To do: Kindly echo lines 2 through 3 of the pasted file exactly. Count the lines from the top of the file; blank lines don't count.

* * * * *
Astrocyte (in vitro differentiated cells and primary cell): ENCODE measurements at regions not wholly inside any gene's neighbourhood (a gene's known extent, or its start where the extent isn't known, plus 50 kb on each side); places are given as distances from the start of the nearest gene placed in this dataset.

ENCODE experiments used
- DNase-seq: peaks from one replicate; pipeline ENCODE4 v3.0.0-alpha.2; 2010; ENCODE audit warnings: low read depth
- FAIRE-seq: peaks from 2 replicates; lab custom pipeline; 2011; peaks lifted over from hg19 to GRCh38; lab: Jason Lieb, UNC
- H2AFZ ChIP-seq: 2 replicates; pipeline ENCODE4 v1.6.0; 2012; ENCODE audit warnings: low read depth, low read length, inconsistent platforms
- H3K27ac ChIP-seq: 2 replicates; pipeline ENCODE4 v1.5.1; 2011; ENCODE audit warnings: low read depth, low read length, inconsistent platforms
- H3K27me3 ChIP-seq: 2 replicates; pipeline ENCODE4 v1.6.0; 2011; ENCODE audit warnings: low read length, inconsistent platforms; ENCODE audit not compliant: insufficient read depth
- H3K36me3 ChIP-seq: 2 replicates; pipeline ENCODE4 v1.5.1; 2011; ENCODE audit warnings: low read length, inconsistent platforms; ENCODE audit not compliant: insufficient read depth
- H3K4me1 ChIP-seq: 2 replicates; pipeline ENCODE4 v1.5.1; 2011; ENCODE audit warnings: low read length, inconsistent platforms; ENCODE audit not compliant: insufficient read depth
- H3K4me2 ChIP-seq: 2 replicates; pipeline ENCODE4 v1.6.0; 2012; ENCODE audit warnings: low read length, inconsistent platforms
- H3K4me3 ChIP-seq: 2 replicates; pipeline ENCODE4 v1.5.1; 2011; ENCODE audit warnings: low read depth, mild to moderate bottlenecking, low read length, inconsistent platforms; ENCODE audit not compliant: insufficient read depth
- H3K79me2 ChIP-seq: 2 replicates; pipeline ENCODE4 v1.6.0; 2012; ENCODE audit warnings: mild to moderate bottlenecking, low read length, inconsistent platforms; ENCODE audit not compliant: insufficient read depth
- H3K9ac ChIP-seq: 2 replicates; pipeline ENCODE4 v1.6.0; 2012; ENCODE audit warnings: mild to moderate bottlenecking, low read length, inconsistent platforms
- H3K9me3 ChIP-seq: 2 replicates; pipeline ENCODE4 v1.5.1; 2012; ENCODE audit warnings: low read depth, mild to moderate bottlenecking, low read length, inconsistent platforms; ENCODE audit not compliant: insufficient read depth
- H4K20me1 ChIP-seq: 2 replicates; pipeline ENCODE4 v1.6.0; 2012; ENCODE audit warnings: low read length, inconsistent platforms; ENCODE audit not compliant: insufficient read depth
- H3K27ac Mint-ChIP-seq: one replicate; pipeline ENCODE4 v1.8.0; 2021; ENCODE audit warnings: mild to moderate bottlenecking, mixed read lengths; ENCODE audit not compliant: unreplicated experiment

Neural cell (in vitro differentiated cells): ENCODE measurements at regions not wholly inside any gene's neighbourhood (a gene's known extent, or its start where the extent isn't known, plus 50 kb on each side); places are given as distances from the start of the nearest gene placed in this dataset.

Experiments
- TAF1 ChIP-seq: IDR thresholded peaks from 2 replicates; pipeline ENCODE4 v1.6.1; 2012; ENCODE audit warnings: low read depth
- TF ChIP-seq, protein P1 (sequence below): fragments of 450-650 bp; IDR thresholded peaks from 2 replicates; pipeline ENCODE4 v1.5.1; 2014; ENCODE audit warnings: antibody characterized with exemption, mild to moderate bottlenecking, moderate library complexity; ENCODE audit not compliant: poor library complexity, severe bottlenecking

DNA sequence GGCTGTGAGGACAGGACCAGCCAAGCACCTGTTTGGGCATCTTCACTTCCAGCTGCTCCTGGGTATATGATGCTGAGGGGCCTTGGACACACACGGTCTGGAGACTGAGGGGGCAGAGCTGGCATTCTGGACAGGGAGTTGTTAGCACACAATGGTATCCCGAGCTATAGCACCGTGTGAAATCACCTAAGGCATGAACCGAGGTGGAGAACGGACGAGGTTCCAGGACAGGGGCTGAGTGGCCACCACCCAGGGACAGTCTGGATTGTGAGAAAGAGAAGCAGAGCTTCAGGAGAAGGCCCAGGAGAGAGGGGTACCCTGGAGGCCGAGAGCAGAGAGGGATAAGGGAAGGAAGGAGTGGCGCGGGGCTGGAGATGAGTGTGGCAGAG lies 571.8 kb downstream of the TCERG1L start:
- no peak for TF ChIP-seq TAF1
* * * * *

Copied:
ENCODE experiments used
- DNase-seq: peaks from one replicate; pipeline ENCODE4 v3.0.0-alpha.2; 2010; ENCODE audit warnings: low read depth